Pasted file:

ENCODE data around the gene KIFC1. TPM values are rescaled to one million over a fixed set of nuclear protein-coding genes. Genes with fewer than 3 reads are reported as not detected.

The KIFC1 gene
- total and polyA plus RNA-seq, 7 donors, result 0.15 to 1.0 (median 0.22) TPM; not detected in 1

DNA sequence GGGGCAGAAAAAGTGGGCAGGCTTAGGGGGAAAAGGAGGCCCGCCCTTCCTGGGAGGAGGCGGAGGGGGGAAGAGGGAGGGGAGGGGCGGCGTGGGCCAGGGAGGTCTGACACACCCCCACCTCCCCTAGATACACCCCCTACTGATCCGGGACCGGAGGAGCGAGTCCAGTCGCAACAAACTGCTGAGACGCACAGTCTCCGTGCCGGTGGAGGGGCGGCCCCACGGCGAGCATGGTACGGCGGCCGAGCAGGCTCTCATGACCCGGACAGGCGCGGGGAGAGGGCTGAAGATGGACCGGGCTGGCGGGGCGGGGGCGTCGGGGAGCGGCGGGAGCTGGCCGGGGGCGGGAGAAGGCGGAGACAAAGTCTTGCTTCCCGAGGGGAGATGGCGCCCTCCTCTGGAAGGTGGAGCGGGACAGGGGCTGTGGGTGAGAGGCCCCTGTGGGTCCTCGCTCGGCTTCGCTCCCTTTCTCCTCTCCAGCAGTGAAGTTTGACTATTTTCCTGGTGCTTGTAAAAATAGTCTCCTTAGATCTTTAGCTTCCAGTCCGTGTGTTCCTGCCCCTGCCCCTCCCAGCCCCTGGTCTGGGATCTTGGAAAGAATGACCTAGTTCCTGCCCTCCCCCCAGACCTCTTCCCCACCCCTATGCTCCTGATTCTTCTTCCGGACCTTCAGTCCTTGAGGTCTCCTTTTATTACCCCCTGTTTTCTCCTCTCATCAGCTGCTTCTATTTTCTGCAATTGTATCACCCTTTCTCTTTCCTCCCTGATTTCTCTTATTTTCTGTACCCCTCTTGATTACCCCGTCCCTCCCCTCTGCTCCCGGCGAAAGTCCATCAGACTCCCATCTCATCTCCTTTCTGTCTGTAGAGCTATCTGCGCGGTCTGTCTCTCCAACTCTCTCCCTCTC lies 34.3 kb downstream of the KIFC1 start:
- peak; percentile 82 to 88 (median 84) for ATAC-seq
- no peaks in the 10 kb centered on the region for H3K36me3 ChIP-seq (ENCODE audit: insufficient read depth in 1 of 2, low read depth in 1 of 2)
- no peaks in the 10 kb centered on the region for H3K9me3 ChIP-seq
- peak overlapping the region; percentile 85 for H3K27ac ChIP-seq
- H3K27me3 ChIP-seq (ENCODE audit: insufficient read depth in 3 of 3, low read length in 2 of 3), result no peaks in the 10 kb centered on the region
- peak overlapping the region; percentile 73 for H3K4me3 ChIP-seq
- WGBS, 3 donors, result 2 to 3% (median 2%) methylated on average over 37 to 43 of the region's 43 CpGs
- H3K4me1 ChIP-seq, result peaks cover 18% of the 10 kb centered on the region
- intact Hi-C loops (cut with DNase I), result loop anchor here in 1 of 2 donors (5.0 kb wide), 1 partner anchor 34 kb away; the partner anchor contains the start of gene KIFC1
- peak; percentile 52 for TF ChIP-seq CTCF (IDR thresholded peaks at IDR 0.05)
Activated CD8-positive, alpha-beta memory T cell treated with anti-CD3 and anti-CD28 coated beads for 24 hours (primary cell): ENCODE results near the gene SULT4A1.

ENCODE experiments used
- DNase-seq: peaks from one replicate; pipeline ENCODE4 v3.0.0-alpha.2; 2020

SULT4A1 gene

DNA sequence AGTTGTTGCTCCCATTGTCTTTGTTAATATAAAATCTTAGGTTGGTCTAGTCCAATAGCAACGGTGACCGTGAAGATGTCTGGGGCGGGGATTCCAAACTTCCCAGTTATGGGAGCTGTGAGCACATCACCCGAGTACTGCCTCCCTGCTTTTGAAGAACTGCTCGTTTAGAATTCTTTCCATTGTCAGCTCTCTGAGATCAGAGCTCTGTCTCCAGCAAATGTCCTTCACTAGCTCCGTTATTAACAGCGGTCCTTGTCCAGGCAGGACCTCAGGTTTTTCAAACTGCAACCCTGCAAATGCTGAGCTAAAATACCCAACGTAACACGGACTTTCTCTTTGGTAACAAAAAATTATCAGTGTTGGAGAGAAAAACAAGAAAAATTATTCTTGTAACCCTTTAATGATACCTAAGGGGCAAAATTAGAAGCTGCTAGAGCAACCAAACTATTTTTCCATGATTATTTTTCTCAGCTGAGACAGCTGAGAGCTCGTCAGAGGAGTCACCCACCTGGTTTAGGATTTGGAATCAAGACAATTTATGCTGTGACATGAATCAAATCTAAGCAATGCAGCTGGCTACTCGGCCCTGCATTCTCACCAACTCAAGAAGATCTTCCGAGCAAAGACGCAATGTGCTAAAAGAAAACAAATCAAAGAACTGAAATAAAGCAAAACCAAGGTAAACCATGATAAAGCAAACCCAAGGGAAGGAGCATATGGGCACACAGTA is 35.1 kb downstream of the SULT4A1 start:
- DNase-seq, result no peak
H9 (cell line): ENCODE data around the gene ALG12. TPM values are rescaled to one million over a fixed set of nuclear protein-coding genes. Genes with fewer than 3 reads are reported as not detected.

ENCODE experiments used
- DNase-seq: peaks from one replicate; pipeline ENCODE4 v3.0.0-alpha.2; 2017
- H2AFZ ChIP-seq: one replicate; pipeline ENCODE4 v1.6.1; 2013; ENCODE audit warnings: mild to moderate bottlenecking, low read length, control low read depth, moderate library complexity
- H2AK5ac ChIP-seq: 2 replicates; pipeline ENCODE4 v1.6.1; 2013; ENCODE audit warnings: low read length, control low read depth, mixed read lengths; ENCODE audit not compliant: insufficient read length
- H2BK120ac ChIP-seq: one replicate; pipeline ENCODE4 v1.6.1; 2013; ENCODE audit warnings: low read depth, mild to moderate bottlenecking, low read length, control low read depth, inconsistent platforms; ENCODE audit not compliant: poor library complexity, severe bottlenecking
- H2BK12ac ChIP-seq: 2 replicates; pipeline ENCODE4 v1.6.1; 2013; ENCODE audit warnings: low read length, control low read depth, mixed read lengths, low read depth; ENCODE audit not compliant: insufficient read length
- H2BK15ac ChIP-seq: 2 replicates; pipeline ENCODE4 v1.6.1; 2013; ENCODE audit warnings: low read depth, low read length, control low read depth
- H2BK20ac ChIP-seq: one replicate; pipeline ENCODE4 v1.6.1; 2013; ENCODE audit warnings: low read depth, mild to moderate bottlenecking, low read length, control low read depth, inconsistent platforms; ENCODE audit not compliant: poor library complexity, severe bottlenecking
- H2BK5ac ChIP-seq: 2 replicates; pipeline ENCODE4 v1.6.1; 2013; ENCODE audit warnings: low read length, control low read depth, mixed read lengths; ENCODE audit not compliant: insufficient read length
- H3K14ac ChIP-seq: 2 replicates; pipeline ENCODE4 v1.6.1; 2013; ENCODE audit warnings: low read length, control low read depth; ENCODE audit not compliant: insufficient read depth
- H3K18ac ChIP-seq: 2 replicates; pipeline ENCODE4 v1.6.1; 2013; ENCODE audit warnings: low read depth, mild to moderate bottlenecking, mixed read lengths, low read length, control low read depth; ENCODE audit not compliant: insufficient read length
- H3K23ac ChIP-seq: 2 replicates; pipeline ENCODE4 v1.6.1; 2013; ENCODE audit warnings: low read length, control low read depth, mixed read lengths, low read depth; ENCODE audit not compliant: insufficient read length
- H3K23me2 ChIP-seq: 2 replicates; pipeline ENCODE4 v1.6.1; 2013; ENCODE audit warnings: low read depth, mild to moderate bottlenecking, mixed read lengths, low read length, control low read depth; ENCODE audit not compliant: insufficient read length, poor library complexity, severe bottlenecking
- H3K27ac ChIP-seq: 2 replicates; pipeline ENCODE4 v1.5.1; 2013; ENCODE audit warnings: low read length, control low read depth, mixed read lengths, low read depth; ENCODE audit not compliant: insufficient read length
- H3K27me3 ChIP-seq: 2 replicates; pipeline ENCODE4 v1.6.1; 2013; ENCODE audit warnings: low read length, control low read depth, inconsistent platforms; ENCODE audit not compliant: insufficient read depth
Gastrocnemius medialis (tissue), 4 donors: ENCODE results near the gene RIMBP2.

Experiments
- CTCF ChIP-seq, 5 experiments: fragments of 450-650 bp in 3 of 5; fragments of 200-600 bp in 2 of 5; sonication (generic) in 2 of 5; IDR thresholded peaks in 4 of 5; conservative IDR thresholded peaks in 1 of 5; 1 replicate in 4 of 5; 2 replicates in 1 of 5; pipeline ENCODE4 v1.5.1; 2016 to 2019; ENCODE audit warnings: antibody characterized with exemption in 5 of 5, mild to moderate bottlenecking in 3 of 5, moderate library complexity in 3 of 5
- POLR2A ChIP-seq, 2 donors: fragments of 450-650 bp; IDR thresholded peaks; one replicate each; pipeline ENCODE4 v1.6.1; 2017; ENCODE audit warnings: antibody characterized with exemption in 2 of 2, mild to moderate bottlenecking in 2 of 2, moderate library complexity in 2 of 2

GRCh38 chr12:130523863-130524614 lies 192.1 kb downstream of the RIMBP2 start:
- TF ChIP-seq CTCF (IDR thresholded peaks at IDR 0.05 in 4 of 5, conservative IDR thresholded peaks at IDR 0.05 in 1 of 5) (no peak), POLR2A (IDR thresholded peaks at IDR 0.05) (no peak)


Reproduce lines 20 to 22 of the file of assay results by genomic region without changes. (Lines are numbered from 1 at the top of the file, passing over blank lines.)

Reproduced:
- DNase-seq, result no peak
H9 (cell line): ENCODE data around the gene ALG12. TPM values are rescaled to one million over a fixed set of nuclear protein-coding genes. Genes with fewer than 3 reads are reported as not detected.

ENCODE experiments used